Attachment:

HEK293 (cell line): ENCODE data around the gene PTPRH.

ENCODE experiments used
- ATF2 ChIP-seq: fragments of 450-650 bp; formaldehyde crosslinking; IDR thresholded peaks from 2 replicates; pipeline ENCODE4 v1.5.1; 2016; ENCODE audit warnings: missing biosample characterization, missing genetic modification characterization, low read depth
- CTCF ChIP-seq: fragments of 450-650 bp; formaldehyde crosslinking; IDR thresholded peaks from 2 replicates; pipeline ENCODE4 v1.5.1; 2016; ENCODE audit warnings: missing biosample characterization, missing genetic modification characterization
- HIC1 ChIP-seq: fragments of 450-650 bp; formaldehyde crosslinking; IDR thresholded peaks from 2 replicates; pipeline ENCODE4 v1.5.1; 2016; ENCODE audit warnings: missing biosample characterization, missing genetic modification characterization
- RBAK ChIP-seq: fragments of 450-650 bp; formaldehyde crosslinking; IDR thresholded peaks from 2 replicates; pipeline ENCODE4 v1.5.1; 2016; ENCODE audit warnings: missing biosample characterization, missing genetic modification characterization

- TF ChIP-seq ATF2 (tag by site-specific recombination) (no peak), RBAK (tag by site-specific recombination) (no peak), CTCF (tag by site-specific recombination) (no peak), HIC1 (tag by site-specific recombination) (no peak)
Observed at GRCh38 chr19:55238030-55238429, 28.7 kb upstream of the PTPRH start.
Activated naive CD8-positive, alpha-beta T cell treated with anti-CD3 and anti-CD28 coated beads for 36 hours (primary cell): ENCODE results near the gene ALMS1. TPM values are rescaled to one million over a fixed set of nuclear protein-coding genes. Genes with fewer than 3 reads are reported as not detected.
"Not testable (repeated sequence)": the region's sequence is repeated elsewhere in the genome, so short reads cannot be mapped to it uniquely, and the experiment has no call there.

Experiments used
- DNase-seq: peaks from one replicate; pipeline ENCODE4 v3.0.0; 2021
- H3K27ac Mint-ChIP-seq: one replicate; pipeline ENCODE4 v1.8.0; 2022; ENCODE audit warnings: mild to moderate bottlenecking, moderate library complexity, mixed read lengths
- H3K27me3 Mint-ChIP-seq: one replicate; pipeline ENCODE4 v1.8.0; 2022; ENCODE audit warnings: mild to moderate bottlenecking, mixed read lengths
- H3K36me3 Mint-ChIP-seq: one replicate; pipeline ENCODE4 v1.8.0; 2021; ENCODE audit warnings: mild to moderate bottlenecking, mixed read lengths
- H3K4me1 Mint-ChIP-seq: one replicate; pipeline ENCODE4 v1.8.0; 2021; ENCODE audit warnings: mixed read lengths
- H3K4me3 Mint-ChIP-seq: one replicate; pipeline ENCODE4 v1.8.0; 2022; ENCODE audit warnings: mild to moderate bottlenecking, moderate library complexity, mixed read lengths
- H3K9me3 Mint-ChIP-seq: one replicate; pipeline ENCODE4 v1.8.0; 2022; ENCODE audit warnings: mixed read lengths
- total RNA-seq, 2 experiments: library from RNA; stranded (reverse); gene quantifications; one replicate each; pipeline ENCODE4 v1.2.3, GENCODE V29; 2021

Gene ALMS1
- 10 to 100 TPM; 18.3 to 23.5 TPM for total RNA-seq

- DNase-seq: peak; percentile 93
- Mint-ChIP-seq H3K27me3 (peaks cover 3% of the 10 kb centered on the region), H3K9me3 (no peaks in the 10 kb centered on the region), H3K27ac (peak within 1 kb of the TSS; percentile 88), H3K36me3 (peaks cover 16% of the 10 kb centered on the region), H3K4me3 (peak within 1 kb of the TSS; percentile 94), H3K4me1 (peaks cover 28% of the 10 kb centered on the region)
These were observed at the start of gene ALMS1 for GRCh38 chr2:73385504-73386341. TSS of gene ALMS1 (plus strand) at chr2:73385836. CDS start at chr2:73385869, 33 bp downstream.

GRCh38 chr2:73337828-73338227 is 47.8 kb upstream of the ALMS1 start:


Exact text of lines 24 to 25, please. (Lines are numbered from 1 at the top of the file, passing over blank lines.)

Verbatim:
These were observed at the start of gene ALMS1 for GRCh38 chr2:73385504-73386341. TSS of gene ALMS1 (plus strand) at chr2:73385836. CDS start at chr2:73385869, 33 bp downstream.

GRCh38 chr2:73337828-73338227 is 47.8 kb upstream of the ALMS1 start: